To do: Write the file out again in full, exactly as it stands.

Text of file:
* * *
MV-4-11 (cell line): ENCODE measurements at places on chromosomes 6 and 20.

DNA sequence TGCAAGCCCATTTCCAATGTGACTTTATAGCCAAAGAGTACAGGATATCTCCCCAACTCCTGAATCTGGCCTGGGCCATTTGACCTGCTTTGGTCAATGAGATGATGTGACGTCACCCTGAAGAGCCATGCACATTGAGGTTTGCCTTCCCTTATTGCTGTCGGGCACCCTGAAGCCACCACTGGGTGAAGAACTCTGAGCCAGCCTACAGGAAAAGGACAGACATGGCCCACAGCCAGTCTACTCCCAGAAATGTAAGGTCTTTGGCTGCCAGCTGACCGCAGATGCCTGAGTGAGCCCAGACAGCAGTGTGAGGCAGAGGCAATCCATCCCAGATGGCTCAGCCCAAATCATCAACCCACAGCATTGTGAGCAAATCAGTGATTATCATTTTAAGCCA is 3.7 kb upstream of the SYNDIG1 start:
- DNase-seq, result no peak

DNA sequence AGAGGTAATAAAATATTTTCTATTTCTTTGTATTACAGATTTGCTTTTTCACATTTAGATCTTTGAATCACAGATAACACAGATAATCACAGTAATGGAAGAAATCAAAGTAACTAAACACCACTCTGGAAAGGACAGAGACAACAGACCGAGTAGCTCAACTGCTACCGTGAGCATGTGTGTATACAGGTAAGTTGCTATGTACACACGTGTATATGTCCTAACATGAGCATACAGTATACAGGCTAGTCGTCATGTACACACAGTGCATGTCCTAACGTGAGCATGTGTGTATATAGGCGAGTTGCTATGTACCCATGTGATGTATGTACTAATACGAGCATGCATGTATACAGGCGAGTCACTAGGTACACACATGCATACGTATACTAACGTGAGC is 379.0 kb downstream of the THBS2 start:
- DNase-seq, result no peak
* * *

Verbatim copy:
MV-4-11 (cell line): ENCODE measurements at places on chromosomes 6 and 20.

DNA sequence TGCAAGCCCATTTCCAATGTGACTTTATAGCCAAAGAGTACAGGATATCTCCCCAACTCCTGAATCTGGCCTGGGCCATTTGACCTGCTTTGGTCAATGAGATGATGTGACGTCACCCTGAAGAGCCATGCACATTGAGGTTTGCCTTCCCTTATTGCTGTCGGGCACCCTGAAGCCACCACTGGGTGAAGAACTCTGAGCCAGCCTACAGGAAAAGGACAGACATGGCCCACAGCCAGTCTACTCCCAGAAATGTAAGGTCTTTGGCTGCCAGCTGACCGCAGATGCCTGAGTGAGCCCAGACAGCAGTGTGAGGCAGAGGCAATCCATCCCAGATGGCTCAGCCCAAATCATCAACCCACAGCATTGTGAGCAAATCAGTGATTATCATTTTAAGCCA is 3.7 kb upstream of the SYNDIG1 start:
- DNase-seq, result no peak

DNA sequence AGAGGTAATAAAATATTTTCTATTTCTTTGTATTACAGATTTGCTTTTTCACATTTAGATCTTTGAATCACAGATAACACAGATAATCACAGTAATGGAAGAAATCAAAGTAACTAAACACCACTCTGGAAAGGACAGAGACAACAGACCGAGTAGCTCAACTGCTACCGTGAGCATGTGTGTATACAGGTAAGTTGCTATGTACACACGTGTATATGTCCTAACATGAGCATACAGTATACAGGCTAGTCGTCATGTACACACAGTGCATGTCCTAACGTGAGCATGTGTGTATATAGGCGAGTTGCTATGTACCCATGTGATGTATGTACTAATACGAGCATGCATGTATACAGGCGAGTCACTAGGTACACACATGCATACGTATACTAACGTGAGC is 379.0 kb downstream of the THBS2 start:
- DNase-seq, result no peak